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Thursday, Jun 21, 2018

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Swahili STARTALK program to be offered in July


The tuition-free Swahili STARTALK program is returning to Ohio University for a third year this summer. The program is open to all local college and high school students.

Beginning on July 9, Ohio University’s Center for International Studies (CIS) will be hosting “Explore East Africa: Learn Swahili,” an intensive Swahili program. The program, which runs until August 3, will be offering elementary and intermediate Swahili classes. The courses provides a great learning opportunity in a fun environment, and they are being offered tuition-free.

“Join us this summer as we take you on an exciting journey of exploring East Africa through our STARTALK Swahili language program,” Instructor Salome Aluso said. “Our program will equip you with the skills in listening, speaking, reading and writing in Swahili. In addition, students will also have the opportunity to explore the Swahili culture through food, beautiful East African clothing, music and dance.”

The program is now accepting applications from undergraduates at any institution as well as high school students from the surrounding school districts. Students who enroll will work with supportive instructors and cultural consultants at Ohio University and will also take part in out of class events, including trips to The Wilds, Hocking Hills and other places in the region.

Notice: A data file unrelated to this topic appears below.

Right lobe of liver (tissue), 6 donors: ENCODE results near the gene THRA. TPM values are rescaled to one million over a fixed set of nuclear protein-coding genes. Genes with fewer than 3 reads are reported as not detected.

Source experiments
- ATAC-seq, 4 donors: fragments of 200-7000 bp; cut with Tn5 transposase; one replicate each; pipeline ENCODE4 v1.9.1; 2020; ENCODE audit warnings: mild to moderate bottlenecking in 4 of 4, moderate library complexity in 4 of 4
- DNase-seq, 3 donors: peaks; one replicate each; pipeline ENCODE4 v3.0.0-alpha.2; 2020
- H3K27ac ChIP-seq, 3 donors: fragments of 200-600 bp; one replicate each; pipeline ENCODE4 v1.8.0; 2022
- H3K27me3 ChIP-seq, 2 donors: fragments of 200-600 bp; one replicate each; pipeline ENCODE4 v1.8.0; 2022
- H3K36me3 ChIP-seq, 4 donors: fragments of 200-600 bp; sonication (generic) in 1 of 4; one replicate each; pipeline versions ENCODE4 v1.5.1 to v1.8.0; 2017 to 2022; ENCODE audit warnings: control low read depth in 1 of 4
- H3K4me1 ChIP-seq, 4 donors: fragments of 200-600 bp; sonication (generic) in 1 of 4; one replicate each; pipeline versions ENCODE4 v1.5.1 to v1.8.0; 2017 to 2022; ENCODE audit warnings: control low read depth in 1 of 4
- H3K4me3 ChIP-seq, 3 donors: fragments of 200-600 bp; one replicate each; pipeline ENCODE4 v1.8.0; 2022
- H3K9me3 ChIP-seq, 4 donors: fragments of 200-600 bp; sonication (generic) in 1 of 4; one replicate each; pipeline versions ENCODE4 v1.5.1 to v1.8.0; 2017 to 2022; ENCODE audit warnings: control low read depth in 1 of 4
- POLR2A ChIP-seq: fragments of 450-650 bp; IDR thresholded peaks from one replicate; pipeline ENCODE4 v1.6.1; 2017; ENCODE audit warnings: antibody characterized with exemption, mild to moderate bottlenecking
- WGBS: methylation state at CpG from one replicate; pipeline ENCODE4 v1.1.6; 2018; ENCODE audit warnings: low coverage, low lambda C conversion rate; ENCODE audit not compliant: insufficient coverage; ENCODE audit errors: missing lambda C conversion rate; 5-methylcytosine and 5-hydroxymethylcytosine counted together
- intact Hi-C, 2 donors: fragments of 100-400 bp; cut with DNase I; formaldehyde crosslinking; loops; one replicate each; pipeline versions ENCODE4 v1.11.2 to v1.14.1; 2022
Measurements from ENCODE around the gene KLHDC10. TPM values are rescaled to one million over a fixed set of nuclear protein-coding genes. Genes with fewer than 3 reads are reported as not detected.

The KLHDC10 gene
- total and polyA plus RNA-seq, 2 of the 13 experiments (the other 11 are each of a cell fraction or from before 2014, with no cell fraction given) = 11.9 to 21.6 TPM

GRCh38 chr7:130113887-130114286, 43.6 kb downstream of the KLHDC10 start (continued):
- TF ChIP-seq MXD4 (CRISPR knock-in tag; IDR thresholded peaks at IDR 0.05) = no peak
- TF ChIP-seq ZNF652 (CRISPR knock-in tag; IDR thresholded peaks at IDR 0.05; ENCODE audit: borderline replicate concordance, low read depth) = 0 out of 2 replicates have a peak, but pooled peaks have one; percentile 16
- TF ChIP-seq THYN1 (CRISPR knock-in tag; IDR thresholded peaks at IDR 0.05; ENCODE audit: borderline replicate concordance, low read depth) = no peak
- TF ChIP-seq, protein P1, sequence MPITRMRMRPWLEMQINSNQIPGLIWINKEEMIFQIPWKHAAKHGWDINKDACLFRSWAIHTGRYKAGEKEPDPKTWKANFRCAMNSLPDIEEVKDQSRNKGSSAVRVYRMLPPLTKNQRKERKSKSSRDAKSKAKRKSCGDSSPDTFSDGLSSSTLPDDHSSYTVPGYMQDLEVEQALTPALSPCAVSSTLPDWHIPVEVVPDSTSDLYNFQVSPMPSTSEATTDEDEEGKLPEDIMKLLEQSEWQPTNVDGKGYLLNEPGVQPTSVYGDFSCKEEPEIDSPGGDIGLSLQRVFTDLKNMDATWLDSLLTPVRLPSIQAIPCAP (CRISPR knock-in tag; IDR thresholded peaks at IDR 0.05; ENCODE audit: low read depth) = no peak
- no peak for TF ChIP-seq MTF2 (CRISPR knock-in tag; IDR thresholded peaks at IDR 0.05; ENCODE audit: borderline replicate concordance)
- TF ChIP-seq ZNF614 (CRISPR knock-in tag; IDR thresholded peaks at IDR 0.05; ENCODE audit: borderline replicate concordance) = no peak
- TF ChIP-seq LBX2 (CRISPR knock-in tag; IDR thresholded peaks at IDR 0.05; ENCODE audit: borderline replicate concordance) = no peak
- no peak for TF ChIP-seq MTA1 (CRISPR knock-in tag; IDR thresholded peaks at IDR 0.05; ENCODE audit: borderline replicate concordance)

Bose Maposa, assistant director in the Center for International Studies, received grant funding for the program from STARTALK, a program of the National Foreign Language Center at the University of Maryland. The support from STARTALK will cover in-state tuition and fees for up to 20 students who will attend this summer’s program, along with the costs for books, meals, and all excursions.

Students who complete the elementary summer program will earn four hours of college credit for Elementary Swahili I. Students who complete the intermediate course will receive 4 hours of credit for Intermediate Swahili I.  

Swahili is the official language of the African Union, Africa’s continental body, the East African Community, the regional intergovernmental organization of the Republics of Burundi, Kenya, Rwanda, South Sudan, Uganda, and the United Republic of Tanzania. Swahili is also spoken in the Democratic Republic of the Congo, Madagascar, Malawi, Mozambique, and Somalia. Currently, there are approximately 100 million people around the world who speak Swahili. For anyone interested in traveling to eastern or central Africa, knowing Swahili would be invaluable.  

Students accepted in the Swahili STARTALK summer program will attend class Monday through Friday from 9:00 am to 2:00 pm, with scheduled snack breaks in the mornings and a lunch break. The Friday classes will last until 4:00 p.m. in order to make enough time for field trips on those days.

The lunch hour is designed to be a conversation hour, where students will spend time with the program staff and converse with them in Swahili.

The summer program is designed for learners with little or no background in Swahili, as it is designed to build the learners’ ability to communicate with native Swahili speakers through a communicative approach to language learning, instructor Amina Kassim explained. She sees the program as an opportunity to meet new people and make new friends as well as to interact with native speakers of the language and their culture.  

Instructor William Kesse added that students will enjoy the opportunity to expand their cultural knowledge in this lively and fun program.

STARTALK, whose slogan is “start talking,” is an organization that seeks to increase the number of U.S. citizens learning, speaking, and teaching critical need foreign languages. For more information on the program and to apply, please visit https://www.ohio.edu/global/cis/startalk.cfm